Augustine, hearing Faustus, the scholar of Mani to be a quack, tried with his friends several times to get an interview with him. They eventually do and take him back to the roots of things where Manichaeism promises answers for all things, but Faustus had no such answers. When Augustine returns home, Melanie brings the news to Augustine that his mother is in Carthage.
Monica now comes to the house of Augustine. He is not there, only Melanie and Adeodatus. Melanie is taken aback with how strong Monica is, but still realizes that she is a very kind and friendly woman. When Monica talks to Melanie of leaving Augustine, the truth of her words resound and make a huge impact on the heart of Melanie. She runs
into the room of the sleeping Adeodatus and weeps with him with a sorrow which has had no outlet for the last nine years.
While standing on the dock waiting for a boat to Rome to start a new life, Augustine recalls a heated conversation between himself and Monica. She urges him to sever his ties with Melanie. He had then told Melanie of his plans, kissed her goodbye and left. While standing on the dock, Monica comes to him and asks him if he intends to go to Rome. He lies and cheats his way onto the boat without Monica’s knowledge. He had left her in a garden and kissed her. As the boat pulled away, he was horrified to be able to draw a comparison between himself and Judas Iscariot.
Augustine arrives in Rome and with excitement and curiosity, begins to explore his new home. Shortly afterwards, he finds Rome to be a political madhouse with more plots and schemes going on than he had ever heard of. He falls ill and recovers after a week. He starts a school of rhetoric with students referred from a friend. He talks with Alypius about old times and old friends, and about religion, and leaving Manichaeism.
Now, Alypius meets Augustine at a bathhouse to talk of important matters, and a job opportunity. It involves winning an oratorical contest to earn the right to become a master of rhetoric in Milan. After some deliberation, Augustine agrees to let Alypius bribe the judge on his behalf, assuring the win.
After winning the contest and settling into his home in Milan, Augustine decides to go and speak with Bishop Ambrose. After getting a less than gracious dismissal from Ambrose’s office, Augustine vows never to hear him preach, but goes anyway. He finds Ambrose to be a brilliant orator, but ignores the message completely. When he gets home, Augustine finds Alypius has left Rome and has come to Milan to take up law. Later, Augustine is required to deliver a speech of praise to the emperor, but Augustine is disappointed with the work in progress. He admits to having a conscience, a concept condemned by several of the people Augustine follows. Both he and Alypius seem to be looking for something more in a spiritual way.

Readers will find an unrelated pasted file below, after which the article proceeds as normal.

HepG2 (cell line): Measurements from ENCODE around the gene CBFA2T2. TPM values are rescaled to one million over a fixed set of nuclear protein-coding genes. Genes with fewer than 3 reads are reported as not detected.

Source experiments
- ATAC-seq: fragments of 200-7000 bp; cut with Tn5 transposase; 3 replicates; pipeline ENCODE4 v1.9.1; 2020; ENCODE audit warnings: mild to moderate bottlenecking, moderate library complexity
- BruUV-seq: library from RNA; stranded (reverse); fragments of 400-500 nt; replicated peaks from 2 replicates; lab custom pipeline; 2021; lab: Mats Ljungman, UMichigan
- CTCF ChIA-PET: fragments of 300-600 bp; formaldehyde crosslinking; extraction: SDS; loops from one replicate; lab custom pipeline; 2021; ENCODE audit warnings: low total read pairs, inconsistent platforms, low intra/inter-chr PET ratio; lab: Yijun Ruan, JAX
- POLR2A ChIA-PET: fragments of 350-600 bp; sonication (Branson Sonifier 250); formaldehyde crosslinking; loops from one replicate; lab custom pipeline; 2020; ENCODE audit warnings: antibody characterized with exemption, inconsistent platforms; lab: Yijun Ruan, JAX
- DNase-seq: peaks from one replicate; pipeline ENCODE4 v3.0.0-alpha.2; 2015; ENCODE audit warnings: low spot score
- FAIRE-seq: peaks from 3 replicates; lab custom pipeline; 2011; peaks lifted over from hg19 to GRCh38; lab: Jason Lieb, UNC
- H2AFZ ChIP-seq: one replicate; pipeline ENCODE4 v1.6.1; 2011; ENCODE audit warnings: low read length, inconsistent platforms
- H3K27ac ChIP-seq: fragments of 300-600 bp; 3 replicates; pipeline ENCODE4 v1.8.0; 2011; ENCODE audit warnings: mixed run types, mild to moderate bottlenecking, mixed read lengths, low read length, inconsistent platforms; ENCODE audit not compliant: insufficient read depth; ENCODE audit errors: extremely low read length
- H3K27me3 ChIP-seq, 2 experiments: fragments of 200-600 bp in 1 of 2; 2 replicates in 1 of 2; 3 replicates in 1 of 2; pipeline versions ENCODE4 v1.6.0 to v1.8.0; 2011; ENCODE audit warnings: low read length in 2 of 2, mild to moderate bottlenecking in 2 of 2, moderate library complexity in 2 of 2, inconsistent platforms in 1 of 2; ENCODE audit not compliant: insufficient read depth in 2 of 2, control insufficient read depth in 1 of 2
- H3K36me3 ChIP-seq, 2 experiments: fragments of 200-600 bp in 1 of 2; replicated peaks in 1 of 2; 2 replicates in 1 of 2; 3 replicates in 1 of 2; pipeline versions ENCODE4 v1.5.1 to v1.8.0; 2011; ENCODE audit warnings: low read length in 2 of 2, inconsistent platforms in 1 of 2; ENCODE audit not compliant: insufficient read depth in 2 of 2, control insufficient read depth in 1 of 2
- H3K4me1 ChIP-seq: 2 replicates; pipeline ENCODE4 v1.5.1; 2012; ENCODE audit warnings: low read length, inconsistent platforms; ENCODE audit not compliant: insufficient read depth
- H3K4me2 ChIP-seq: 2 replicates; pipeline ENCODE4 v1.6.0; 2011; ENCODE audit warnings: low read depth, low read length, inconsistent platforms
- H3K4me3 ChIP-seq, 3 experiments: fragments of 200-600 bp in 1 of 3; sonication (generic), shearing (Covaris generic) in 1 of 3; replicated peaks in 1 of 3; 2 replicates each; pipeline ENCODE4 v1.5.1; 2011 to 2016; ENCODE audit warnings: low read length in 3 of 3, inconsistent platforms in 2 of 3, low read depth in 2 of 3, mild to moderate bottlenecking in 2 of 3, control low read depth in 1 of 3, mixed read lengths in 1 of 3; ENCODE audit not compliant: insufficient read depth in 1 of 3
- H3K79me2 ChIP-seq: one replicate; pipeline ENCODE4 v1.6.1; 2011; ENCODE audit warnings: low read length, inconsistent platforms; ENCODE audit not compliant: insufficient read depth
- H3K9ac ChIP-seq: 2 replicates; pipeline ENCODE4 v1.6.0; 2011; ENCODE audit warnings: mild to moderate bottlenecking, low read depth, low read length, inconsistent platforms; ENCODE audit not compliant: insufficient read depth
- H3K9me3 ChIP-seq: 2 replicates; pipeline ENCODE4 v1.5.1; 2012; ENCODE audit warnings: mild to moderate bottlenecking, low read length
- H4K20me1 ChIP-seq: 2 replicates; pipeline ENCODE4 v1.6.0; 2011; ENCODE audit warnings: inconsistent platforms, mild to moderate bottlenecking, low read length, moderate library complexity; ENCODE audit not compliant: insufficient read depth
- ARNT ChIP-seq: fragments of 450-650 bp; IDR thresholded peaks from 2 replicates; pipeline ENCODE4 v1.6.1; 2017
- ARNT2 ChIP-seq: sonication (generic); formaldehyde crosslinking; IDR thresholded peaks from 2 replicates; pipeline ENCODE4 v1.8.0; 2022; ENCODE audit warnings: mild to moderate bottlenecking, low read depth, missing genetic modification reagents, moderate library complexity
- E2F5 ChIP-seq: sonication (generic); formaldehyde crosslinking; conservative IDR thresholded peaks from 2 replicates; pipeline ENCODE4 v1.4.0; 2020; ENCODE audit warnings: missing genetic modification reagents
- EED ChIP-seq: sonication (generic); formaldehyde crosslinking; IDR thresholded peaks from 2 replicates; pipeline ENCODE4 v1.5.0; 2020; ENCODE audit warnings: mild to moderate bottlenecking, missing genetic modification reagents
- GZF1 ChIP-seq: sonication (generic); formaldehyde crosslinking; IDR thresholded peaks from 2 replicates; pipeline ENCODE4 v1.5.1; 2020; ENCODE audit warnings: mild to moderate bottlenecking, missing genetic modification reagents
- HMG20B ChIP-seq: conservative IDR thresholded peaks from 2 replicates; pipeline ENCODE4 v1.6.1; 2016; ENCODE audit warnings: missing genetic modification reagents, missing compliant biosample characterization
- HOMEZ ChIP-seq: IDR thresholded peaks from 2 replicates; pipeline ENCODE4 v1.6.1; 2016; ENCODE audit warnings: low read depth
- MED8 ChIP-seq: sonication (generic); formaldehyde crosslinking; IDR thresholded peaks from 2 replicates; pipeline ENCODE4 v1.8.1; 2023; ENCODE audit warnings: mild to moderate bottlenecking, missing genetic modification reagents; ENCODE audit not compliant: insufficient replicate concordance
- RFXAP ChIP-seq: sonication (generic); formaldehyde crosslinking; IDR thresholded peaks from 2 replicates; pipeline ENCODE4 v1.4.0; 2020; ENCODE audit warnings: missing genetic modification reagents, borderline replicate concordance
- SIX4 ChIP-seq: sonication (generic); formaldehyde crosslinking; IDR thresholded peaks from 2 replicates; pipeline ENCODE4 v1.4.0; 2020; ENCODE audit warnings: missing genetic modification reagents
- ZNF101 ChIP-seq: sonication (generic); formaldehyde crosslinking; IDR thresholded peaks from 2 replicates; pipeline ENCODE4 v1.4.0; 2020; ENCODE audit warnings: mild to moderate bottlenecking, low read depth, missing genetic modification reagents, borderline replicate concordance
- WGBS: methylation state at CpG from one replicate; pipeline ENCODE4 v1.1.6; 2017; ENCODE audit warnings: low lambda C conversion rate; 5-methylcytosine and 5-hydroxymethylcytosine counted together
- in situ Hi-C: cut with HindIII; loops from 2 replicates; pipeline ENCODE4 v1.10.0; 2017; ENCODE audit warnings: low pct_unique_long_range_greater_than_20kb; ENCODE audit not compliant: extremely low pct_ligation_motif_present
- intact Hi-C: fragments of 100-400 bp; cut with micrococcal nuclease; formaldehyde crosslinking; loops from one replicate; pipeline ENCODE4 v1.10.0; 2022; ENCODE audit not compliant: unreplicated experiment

Four weeks after Augustine’s oratory, Melanie arrives. The house quickly becomes crowded with family and friends that have come to stay. Melanie feels outward
civility toward her relationship with Augustine, but she also feels friction, which is
magnified when Monica comes to stay with Augustine. Melanie feels that she must do something drastic to end this in some way.
While the men of the house contemplate moving to the country, their wives wholeheartedly forbid it, and so the idea dies on the spot. Adeodatus, now an adolescent, expresses his worry to Melanie that he will not live to become a man. As she leaves the room, Melanie overhears a conversation between Monica and Augustine. Monica has already arranged for him to be married against his will and be forced to leave Melanie. Later, Melanie disappears leaving a note saying that she is to join a convent and never see him again.
At this point, it is believed that, in his despondency after Melanie’s disappearance, Augustine has taken a second mistress. This worries Monica, especially since the arranged marriage of Augustine fell through. Alypius consoles her, using his logic to conclude that he is close to the Kingdom of God. Later, when Augustine is in a
garden with Alypius, he gets a copy of the New Testament and begins to read. Later, he emotionally breaks down and cries. After losing the strength to weep, he hears the
words, “Take, read,” which he interprets to be a voice of an angel commanding him. He goes to Alypius, who has the New Testament, and randomly selects a verse which rings
true in his heart, and he rejoices that he has found what he has been looking for all these years.